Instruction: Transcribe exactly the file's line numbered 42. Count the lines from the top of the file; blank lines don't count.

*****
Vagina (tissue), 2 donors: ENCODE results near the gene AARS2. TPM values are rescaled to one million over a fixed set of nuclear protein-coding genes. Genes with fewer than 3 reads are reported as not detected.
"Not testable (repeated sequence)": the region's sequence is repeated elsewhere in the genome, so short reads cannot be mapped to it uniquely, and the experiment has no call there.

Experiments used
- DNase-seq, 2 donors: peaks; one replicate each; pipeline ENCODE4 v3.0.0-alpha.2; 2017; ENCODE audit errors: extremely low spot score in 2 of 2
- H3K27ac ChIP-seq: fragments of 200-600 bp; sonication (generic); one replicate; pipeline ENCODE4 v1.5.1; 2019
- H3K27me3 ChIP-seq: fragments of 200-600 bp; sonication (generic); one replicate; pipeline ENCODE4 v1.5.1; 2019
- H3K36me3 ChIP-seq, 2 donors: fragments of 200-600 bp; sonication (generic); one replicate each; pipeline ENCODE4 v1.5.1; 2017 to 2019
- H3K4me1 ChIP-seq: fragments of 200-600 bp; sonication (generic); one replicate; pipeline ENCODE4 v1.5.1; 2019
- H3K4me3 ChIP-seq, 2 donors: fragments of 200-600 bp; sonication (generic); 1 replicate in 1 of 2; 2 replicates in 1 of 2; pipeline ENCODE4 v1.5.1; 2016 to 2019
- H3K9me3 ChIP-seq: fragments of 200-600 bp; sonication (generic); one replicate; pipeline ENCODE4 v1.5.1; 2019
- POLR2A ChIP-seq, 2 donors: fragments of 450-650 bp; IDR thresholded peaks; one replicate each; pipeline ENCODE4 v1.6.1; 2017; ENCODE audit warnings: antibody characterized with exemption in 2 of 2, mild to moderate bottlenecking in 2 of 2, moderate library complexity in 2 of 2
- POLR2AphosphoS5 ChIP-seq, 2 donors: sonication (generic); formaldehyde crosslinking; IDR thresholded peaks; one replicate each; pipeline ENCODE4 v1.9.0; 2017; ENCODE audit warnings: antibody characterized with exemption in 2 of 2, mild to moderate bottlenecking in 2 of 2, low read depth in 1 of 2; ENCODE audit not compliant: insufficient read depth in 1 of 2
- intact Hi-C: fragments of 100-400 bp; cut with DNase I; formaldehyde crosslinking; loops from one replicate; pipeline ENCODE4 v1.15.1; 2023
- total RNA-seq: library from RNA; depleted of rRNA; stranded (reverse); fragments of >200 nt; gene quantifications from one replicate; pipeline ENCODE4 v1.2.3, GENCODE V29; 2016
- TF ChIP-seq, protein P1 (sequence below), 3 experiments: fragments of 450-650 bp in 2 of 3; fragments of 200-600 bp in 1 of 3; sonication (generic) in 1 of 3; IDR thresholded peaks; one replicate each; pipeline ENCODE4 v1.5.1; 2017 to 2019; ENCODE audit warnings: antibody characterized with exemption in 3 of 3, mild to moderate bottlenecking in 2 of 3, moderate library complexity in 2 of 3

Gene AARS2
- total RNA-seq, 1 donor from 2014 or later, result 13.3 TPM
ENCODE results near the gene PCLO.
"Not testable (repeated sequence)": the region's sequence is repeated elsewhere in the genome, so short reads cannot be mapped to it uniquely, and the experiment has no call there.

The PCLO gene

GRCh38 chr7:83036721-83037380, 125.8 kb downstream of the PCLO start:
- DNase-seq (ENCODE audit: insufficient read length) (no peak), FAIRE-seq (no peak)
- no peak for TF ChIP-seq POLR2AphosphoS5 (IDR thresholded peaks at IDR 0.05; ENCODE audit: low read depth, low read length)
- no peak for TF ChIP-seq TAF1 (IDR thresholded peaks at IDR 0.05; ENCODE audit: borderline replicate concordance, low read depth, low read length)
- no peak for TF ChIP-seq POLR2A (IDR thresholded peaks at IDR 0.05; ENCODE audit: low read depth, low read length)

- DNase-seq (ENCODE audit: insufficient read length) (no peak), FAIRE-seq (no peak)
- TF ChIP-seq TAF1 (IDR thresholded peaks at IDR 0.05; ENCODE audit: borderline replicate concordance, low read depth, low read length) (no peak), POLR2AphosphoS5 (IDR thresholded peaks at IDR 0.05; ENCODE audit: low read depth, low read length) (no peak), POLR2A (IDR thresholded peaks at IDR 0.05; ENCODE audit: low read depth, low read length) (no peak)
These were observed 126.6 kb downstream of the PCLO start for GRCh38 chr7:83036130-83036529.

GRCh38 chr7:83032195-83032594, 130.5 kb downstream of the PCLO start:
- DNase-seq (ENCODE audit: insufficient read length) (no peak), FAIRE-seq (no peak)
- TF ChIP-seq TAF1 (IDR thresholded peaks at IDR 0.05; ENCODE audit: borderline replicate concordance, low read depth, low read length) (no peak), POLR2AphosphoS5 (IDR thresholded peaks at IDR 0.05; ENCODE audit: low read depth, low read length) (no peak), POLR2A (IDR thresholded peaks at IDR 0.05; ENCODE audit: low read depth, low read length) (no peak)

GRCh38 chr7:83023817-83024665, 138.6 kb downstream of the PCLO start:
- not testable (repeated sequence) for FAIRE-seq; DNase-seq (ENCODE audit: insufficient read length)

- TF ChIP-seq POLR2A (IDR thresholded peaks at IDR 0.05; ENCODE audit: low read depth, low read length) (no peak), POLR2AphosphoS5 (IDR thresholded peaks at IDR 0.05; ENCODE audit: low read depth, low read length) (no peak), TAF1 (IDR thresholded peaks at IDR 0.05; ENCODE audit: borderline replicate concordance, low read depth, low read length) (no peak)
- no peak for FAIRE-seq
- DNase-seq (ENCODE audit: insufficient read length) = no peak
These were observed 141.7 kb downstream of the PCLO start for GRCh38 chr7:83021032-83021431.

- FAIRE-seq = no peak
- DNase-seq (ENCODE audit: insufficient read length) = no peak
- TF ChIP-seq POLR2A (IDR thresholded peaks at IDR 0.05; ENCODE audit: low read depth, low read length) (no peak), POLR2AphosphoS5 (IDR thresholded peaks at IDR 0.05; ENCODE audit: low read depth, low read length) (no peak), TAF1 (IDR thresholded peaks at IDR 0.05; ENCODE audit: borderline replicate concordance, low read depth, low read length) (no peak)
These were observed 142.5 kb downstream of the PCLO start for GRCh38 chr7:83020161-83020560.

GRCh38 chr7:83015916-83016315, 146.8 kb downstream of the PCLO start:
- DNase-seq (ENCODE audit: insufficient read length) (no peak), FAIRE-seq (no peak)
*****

GRCh38 chr7:83015916-83016315, 146.8 kb downstream of the PCLO start: